Successful Change Leadership and Mindfulness do (not) Belong Together


Leadership is in the spotlight – especially in the context of change. Even before the Covid pandemic brought about constant changes, the world of leadership personnel was defined by change, uncertainty and the stress they caused. According to the AOK report on absenteeism, sick days caused by psychiatric illness have increased by 56 percent since 2010.  Therefore, it is no surprise that mindfulness programs have gained popularity in many companies. Is it possible that the impact of mindfulness goes beyond the individual in terms of fostering resilience and the ability to manage stress? Could it be that the core of Change Leadership’s success is mindfulness?

by Christine Stütz


A Mindful Leader Facilitates Team Performance

Jon Kabat-Zinn teaches mindfulness meditation to help people deal better with stress, anxiety and illness. During his career as a professor at the University of Massachusetts-Worcester Medical School, Kabat-Zinn strongly advocated for raising awareness and establishing mindfulness practices in the medical field and society in general. The author defines mindfulness as “the awareness that arises from paying attention, on purpose, in the present moment and non-judgmentally” (2011, 291).

Scientists have thoroughly researched and proven the positive effects of mindfulness on your physical and psychological health (Goldberg et al., 2018, Hülsheger et al., 2013).  However, the limitation of 80 percent of these studies is that they measure the effect of mindfulness on the wellbeing of individuals only.

A study on leadership competencies showed that mindfulness programs for leaders had significant, positive effects on their leadership skills. They showed improved self-management, self-care as well as better relationship management and a greater openness to change. Leaders who handle their own emotions, and who have the ability to take a step back mentally, to see a situation from a new perspective, foster satisfaction and motivation in their team (Joseph et al., 2015).

Muscle Training for Leaders

However, some research has shown that when leaders are more mindful and self-aware, their motivation decreases and sometimes leads them to resign from their company (Walsh et al., 2017).  Leaders who call into question their day-to-day actions, based on their personal values, are even more likely to experience such outcomes. This also means that mindfulness programs in companies or the context of transformations should never be used as a fast solution to deeply rooted problems (Kabat-Zinn, 2011).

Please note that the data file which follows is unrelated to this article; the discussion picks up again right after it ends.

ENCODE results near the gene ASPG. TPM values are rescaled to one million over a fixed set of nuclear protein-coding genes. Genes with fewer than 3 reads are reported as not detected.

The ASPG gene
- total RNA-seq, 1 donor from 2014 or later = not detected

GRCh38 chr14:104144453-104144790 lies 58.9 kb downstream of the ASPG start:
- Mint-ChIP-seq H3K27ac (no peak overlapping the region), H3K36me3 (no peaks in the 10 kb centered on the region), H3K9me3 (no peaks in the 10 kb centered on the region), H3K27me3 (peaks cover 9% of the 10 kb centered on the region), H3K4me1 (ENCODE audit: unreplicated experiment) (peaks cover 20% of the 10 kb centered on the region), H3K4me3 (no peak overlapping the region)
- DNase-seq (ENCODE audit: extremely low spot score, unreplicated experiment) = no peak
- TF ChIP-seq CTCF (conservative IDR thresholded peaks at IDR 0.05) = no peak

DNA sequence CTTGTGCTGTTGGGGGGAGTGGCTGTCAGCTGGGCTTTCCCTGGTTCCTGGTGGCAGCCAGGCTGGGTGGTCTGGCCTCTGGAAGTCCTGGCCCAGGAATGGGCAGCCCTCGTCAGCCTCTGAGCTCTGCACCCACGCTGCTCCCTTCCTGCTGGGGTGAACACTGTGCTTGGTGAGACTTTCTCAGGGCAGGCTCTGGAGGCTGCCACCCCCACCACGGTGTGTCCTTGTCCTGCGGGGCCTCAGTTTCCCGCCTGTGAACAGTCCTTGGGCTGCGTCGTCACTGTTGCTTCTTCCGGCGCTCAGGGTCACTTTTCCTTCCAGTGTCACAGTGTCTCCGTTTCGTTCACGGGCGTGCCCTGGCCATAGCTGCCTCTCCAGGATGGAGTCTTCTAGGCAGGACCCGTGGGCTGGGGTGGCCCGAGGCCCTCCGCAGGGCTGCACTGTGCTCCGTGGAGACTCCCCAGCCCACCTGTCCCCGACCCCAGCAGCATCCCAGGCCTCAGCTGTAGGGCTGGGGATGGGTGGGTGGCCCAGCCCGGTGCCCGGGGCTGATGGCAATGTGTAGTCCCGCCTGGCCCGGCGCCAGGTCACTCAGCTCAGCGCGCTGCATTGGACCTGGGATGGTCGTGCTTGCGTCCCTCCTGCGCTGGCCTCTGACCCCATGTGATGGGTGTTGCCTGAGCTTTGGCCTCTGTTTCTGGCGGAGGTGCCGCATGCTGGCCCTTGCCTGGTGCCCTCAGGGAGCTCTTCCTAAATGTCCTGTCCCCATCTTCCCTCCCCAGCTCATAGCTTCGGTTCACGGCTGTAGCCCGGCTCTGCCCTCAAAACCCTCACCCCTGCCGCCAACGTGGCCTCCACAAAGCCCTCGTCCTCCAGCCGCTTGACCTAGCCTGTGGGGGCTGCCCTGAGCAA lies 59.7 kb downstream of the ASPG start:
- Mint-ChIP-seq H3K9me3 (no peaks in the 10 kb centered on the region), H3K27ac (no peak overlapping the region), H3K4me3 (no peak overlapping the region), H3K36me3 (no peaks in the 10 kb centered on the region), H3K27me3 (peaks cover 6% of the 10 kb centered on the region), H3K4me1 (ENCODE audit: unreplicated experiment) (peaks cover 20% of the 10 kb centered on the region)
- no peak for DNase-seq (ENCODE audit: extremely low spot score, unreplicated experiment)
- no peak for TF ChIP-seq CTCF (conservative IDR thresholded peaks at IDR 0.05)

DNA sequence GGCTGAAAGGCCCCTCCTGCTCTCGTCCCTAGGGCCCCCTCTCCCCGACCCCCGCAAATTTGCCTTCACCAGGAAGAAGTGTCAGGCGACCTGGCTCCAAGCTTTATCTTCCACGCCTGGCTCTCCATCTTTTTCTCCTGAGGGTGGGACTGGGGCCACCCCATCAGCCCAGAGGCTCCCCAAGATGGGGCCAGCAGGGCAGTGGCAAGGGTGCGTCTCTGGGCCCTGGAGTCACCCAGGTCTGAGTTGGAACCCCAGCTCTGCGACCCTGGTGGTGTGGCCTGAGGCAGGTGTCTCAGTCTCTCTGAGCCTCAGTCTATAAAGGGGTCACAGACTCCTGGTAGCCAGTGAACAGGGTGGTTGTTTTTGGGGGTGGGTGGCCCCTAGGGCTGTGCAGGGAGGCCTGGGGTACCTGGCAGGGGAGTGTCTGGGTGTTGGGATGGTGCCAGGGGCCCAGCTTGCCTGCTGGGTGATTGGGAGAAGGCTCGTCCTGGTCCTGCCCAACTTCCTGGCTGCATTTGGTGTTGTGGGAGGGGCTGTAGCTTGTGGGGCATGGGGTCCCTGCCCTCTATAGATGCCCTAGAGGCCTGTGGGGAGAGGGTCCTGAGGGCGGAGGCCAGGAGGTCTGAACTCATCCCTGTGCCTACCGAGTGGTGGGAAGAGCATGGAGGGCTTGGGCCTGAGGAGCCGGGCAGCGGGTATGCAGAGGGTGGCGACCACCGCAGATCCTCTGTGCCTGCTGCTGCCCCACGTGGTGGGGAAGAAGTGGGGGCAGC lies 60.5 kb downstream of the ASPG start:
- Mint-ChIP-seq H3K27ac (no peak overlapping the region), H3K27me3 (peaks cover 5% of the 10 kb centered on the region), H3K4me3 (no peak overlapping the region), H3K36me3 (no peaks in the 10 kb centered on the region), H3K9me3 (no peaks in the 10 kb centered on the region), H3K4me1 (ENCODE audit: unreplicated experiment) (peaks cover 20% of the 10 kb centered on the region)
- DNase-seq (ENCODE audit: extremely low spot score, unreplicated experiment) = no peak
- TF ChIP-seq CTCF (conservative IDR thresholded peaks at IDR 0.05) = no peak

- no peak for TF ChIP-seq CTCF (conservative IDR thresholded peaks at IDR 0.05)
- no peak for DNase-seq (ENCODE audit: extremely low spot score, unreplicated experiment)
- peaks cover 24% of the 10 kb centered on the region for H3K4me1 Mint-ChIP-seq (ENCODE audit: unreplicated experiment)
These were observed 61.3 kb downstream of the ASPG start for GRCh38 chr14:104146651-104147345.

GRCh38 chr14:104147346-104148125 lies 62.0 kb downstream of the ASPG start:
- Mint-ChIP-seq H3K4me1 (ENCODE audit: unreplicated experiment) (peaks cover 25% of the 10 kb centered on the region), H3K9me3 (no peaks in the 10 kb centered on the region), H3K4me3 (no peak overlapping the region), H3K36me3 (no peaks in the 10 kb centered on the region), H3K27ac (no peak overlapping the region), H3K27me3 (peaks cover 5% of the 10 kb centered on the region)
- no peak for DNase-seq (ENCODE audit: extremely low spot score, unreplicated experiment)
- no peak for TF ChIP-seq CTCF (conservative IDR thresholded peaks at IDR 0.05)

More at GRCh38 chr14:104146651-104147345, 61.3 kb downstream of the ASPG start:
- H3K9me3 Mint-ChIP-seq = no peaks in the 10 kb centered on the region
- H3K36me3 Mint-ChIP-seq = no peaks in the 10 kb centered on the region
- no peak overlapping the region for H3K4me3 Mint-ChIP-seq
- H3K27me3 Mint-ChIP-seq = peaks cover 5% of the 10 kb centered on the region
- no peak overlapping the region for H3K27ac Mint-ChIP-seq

According to E.J. Langer (1997), Professor of Psychology at Harvard University, a “nonlinear beginning” promises the greatest success, when introducing and training mindfulness in support of Change Leadership. By “nonlinear beginning” she means that the learning process itself should be carefully designed, continuously updated and open to new information and different perspectives.

It is recommended that Human Resources and Occupational Health departments work together on leadership development. In addition, executives should receive an intensive, initial training for several weeks, while continuously integrating mindfulness exercises (via Apps or groups) into their daily leadership routine, similar to training a muscle.

Change Management Needs (Even) More

Empirical research on Change Leadership by Higgs und Rowland (2010) confirms that executives who are self-aware, use their presence in the company in a mindful rather than impulsive way. Overall, they found that measures implemented to further self-awareness in leadership personnel lead to an improvement of Change Leadership.

However, you cannot lead through a quagmire of change with mindfulness alone. The expert on leadership change, Deborah Rowland (2017) does describe mindfulness as a leadership competency which actually facilitates positive Change Leadership behavior. Nonetheless, she posits that in order to implement Change Leadership practices you need to provide meaning, direction, clear boundaries, and rules on the one hand, while also questioning unhelpful patterns in the here and now, and taking new paths.

You manage transformations successfully by treating yourself, your team and your company with mindfulness. Changing the behavior and competencies of leaders to incorporate mindfulness, requires the appropriate corporate culture as well as time and space to stick with it. As indicated by the absenteeism data and the studies mentioned above, it is worthwhile to offer resilience training not only for the entire leadership team but also for everyone in the company. This is particularly important during periods of change, such as right now, with work becoming increasingly digital, remote and flexible in terms of hours. You need resilient and competent leadership, to create change processes, which guarantee health and success for all constituents.